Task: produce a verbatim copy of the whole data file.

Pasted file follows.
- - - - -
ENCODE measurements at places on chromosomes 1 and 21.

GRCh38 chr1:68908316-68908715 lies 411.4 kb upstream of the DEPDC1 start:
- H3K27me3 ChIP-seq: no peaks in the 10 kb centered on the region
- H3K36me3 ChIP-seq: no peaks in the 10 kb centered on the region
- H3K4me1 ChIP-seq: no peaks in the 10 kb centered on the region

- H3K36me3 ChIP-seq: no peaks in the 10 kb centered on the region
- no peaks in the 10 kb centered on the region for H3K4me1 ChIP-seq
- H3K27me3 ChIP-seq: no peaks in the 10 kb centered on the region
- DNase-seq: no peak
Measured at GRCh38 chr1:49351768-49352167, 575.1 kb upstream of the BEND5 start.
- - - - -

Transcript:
ENCODE measurements at places on chromosomes 1 and 21.

GRCh38 chr1:68908316-68908715 lies 411.4 kb upstream of the DEPDC1 start:
- H3K27me3 ChIP-seq: no peaks in the 10 kb centered on the region
- H3K36me3 ChIP-seq: no peaks in the 10 kb centered on the region
- H3K4me1 ChIP-seq: no peaks in the 10 kb centered on the region

- H3K36me3 ChIP-seq: no peaks in the 10 kb centered on the region
- no peaks in the 10 kb centered on the region for H3K4me1 ChIP-seq
- H3K27me3 ChIP-seq: no peaks in the 10 kb centered on the region
- DNase-seq: no peak
Measured at GRCh38 chr1:49351768-49352167, 575.1 kb upstream of the BEND5 start.